1. Secant Ogive Profile: The geometric profile works to produce low drag and flatter trajectories. The secant ogive design also provides the optimum bearing surface for stability in flight and the best ballistic coefficient possible.

2. Swaged Lead Core: The swaging process provides excellent uniformity and balance for consistent performance and accuracy.

3. AMP Jacket: The jacket has virtually zero tolerance for concentricity and near-zero wall-thickness variation.

4. Boattail: The angle and length of the boattail is unique to each caliber and weight of Match and A-MAX bullets to maximize ballistic coefficient and accuracy.

Propellants, much like bullets, require some testing to find the best results. Fine-grained powders tend to meter the easiest. Where shorter distances (300 yds. and less) are minimally affected by 0.3 gr. in variation, long-range shooting requires the variation to be as low as possible, which is why carefully weighing each charge is beneficial.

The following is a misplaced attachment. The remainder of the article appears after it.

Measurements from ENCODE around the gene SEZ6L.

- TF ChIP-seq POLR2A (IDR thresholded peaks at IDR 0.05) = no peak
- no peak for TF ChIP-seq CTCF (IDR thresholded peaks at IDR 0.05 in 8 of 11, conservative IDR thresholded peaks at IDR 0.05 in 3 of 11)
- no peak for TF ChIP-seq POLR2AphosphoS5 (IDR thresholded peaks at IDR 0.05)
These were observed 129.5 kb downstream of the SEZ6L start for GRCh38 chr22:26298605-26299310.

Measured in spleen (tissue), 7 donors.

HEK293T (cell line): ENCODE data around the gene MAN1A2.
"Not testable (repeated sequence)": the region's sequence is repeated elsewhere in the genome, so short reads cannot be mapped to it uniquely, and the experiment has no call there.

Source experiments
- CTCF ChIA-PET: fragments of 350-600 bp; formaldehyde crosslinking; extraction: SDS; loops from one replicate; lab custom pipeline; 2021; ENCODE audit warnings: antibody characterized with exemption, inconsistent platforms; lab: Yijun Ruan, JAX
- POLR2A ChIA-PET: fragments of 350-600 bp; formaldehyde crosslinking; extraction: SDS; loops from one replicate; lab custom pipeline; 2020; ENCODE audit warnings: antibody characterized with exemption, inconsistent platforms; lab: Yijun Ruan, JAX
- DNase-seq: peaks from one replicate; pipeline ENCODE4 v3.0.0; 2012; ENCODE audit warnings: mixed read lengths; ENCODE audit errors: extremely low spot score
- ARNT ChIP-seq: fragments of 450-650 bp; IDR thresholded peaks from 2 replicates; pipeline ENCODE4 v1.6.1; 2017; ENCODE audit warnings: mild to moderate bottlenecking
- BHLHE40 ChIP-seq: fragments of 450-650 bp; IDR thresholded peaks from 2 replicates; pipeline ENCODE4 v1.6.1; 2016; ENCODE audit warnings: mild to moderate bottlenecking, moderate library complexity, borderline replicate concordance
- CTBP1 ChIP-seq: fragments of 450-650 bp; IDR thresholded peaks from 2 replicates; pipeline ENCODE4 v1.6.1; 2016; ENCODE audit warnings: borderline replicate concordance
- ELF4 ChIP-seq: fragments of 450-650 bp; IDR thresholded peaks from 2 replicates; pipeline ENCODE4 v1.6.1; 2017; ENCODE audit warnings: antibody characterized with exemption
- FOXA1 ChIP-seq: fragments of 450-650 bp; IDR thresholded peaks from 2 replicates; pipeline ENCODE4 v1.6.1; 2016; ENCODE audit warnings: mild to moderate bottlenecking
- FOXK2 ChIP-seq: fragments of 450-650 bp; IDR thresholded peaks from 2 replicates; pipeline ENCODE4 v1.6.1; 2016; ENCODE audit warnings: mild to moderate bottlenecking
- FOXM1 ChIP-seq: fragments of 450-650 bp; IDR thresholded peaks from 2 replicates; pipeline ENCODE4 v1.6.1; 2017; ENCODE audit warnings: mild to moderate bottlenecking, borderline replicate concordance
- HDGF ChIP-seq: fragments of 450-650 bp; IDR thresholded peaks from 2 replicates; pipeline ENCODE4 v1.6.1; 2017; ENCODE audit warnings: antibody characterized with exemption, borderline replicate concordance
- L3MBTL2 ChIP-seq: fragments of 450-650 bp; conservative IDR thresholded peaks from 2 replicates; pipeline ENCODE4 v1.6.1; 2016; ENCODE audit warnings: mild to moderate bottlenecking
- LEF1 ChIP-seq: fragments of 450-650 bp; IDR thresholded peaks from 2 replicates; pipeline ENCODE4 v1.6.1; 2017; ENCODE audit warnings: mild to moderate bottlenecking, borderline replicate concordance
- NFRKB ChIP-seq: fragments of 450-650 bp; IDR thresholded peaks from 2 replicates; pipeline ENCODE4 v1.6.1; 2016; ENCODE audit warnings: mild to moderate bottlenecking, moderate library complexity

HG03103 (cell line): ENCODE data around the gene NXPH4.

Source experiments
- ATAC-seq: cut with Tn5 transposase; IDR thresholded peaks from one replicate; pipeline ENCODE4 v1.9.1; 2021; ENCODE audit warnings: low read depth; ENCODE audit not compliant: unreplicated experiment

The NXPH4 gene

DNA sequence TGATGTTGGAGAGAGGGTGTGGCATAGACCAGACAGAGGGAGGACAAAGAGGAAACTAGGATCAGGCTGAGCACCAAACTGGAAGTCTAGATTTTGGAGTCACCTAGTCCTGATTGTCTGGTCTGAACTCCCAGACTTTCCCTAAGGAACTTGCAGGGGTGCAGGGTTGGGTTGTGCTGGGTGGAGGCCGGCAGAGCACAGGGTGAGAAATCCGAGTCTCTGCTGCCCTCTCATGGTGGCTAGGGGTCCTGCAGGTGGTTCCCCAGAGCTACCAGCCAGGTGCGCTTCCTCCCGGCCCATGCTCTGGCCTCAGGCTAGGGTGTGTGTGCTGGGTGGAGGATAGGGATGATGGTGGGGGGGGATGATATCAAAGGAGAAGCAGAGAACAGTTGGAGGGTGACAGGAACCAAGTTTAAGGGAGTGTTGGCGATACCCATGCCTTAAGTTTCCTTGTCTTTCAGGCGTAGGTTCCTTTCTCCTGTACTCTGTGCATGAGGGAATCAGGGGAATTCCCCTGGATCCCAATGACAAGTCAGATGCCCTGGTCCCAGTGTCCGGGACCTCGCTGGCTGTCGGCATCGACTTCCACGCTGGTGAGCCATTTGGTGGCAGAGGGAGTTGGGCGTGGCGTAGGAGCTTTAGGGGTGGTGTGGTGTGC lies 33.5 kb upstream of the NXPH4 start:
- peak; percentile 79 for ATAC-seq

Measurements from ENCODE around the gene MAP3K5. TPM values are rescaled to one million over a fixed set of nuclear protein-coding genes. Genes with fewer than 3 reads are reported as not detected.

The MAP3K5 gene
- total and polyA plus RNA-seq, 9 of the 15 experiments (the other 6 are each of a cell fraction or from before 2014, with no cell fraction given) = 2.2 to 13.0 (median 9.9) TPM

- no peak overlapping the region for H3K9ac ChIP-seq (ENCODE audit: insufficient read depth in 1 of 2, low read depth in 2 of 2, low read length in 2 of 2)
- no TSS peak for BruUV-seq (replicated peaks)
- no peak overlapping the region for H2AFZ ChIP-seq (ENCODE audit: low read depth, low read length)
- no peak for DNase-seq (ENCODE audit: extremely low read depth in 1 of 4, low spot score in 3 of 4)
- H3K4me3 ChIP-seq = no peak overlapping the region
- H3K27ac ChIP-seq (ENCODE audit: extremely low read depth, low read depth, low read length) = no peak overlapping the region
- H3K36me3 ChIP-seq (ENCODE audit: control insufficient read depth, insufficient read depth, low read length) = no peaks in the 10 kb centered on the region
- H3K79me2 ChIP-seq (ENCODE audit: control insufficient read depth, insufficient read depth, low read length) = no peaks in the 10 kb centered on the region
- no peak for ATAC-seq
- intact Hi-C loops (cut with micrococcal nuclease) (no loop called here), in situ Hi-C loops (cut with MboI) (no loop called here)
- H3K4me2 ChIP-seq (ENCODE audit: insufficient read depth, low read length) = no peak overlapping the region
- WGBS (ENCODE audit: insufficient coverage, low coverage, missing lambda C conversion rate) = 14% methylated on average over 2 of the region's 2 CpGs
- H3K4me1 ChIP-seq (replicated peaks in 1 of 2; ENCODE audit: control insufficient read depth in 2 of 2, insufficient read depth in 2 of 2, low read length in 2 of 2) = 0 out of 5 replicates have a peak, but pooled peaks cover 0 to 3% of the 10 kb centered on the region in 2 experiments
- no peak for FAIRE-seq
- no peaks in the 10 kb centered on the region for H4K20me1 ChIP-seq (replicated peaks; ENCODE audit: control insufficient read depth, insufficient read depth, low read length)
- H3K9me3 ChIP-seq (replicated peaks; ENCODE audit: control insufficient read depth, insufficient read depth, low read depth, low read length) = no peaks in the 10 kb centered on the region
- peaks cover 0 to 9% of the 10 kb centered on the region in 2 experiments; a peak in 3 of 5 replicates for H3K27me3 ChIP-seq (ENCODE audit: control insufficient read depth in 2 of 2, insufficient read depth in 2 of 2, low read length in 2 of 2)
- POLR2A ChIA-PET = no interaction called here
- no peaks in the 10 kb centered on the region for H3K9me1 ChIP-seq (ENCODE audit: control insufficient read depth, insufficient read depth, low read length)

Consistency requires the least amount of temperature sensitivity. Single-base propellants (nitrocellulose) have significantly less performance variation with temperature fluctuation than double-base (nitrocellulose plus nitroglycerin) powders. This is important if you expect to shoot in different climates. Examples of single-base powders include IMR, Hodgdon and Vihtavuori 100 series.

• Keep in mind that accuracy is more important than speed at long range.

• Don’t give up consistency to gain an extra 40 fps.

• Propellants with faster burn rates for the cartridge you are loading tend to produce better accuracy.• Just like you did with projectiles and propellants, spend some time experimenting with different primers.